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Australia Zoo Treating Koalas after Multiple Car Strikes

Posted By : The Animal Facts Editorial Team

Date: November 23, 2020 11:39 pm

koala Australia zoo wildlife hospital

Matty the koala receives treatment at the Australia Zoo Wildlife Hospital

Photo Credit: Australia Zoo Wildlife Hospital

A group of koalas have been brought to the Australia Zoo Wildlife Hospital for treatment with all three being past patients of the hospital. The sad event demonstrates the increasing threats which koalas face in the wild.

Trauma season is always a trying time for the Australia Zoo Wildlife Hospital with animals increasing their movements during Spring and Summer. This is being made even worse as the threat of domestic pets and cars increases.

27% of all admissions at the wildlife hospital are for car trauma followed closely by orphans, disease and attacks from domestic pets.

"Koalas in particular are affected by trauma season; we are seeing multiple koalas admitted every single day, it's a heart-breaking time of the year for our team at the hospital," said Dr Rosie Booth, Chief-of-Staff at the Australia Zoo Wildlife Hospital.

"Last week, we had three koalas admitted in two days, all from South East Queensland and all past patients of the Australia Zoo Wildlife Hospital," she shared.

koala Australia zoo wildlife hospital
koala Australia zoo wildlife hospital

Matty the koala receives treatment at the Australia Zoo Wildlife Hospital

Photo Credit: Australia Zoo Wildlife Hospital

One of the patients returning to the hospital is Sally. Her first admission was in December last year when she presented with Chlamydia. This was successfully treated and she returned to the wild where she was unfortunately a victim of a vehicle strike.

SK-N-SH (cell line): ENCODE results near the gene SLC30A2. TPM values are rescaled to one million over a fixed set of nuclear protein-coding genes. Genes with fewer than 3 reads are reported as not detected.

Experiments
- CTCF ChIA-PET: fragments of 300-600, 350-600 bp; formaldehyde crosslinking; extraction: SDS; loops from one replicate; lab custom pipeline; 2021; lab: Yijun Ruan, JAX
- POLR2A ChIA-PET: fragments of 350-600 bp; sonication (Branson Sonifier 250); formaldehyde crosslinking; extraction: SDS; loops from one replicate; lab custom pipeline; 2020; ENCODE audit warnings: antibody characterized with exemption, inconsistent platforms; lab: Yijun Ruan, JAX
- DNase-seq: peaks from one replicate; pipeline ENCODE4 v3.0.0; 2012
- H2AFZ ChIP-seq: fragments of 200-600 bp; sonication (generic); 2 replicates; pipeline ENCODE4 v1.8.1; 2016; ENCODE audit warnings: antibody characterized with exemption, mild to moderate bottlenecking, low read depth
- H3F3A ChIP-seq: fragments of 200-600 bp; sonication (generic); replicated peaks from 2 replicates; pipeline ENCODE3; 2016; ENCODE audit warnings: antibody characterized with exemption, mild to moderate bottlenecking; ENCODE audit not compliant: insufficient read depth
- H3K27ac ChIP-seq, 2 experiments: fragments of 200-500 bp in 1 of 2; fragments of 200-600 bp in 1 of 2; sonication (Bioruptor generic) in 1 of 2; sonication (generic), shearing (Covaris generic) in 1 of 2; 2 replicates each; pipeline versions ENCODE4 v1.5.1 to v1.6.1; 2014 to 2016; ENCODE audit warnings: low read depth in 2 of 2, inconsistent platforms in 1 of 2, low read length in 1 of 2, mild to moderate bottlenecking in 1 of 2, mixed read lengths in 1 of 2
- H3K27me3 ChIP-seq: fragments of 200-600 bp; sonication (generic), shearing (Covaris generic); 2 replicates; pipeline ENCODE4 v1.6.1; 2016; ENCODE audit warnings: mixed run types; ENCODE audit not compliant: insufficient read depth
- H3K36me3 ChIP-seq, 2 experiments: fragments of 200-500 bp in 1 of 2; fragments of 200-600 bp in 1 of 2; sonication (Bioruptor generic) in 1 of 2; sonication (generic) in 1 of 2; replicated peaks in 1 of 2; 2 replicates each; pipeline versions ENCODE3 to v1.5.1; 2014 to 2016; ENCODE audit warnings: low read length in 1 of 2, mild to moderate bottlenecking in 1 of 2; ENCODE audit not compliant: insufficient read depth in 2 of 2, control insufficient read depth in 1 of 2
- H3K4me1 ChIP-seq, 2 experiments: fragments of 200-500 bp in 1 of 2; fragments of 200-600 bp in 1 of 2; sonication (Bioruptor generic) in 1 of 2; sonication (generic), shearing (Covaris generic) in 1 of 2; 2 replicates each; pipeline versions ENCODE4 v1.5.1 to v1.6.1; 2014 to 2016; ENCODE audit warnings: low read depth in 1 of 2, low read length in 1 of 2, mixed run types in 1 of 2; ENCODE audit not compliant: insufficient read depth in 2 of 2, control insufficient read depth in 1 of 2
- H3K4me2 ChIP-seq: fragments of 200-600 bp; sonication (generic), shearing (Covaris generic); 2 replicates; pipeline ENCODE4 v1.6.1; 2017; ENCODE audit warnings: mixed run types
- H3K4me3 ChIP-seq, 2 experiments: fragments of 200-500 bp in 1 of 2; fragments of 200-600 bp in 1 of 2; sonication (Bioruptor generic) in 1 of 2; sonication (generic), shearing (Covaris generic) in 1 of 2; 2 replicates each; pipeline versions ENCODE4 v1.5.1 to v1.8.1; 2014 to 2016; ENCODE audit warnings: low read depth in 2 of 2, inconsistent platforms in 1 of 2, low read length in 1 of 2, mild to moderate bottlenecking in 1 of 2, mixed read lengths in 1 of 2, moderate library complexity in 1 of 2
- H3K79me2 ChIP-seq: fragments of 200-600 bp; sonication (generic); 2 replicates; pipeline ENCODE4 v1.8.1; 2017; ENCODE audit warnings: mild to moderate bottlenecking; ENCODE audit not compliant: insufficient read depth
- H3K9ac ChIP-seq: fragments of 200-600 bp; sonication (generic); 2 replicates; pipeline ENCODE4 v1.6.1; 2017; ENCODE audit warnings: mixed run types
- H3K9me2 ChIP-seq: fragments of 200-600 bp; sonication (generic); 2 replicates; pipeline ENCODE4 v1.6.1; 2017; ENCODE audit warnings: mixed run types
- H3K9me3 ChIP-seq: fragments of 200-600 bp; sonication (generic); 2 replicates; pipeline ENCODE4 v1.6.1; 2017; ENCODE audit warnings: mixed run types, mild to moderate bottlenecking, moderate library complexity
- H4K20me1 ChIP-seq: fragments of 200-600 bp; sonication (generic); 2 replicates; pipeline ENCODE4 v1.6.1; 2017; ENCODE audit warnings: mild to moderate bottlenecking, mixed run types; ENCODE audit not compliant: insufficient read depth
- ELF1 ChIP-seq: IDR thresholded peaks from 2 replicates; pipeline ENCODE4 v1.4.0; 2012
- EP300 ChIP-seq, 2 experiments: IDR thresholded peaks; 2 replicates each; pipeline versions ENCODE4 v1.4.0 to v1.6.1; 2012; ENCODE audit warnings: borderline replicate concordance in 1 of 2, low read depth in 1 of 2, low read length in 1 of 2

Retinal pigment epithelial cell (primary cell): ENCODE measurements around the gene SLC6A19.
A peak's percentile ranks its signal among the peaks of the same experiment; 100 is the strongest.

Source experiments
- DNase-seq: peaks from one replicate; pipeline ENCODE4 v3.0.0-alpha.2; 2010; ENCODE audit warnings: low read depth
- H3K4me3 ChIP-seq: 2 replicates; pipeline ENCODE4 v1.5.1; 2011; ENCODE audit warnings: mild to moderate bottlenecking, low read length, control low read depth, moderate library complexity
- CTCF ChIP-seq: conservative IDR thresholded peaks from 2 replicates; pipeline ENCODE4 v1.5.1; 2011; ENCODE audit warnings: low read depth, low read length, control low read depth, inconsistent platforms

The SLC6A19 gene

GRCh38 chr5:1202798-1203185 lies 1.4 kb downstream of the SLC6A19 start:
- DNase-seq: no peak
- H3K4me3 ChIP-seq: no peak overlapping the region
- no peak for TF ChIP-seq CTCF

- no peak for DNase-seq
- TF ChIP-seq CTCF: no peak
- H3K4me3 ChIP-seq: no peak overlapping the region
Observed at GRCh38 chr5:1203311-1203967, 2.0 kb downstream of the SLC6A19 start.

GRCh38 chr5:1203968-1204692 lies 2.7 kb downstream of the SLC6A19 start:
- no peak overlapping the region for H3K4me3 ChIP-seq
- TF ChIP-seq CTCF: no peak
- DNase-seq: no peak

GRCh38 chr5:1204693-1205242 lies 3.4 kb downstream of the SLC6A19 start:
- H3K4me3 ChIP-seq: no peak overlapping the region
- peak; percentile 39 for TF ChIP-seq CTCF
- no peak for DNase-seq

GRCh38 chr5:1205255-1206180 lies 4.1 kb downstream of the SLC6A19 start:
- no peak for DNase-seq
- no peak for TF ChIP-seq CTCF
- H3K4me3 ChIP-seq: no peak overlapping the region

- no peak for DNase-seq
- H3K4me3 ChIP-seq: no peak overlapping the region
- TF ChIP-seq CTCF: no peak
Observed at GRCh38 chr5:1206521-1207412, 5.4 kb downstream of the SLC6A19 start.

Currently koalas which are rescued in Queensland must be released with 5 kilometers of where they were found unless a special approval is granted by the Department of Environment and Science.

"It's tough not having the freedom and responsibility to release koalas into safe areas without having to go through so much red tape. We are so invested in these individual animals, and seeing them admitted to the hospital multiple times is devastating," said Dr Booth. "While it's great to be able to apply for exemptions to translocate koalas, the process can take months, which isn't good for the koala or the hospital, with so many koalas coming into care we need all the space we can get."

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Arriving within a few hours of Sally was Matty who was also hit by a car. He had been released just a week earlier after being rehabilitated following another vehicle strike.

"In urban areas, there is often no safe place for a koala within the legislated 5 kilometres of its rescue location. There are safe places 10 kilometres away and we know that koalas can be safely translocated from decades of post release monitoring. The veterinary managers of wildlife hospitals need the authority to make sensible release decisions for koalas to reduce the time koalas spend in care."

Matty and Sally were followed the next day by Bunny the koala. He spent three months in hospital last Christmas recovering from car trauma and has now returned following a dog attack.

"We're fighting to save his life. Like Sally, he will be spending another Christmas in hospital, and then hopefully we can find somewhere safe for him to live,” said Booth.

Joining Matty, Sally and Bunny in the Intensive Care Unit is Killian. She is now on her seventh admission to the hospital and is awaiting approval to be translocated to another location.

koala Australia zoo wildlife hospital

Sally the koala receives treatment from a vet at the wildlife hospital

Photo Credit: Australia Zoo Wildlife Hospital

Learn more about koalas here – Koala Fact File | The Animal Facts

Learn more about Australia Zoo Wildlife Hospital on their website – Australia Zoo Wildlife Hospital

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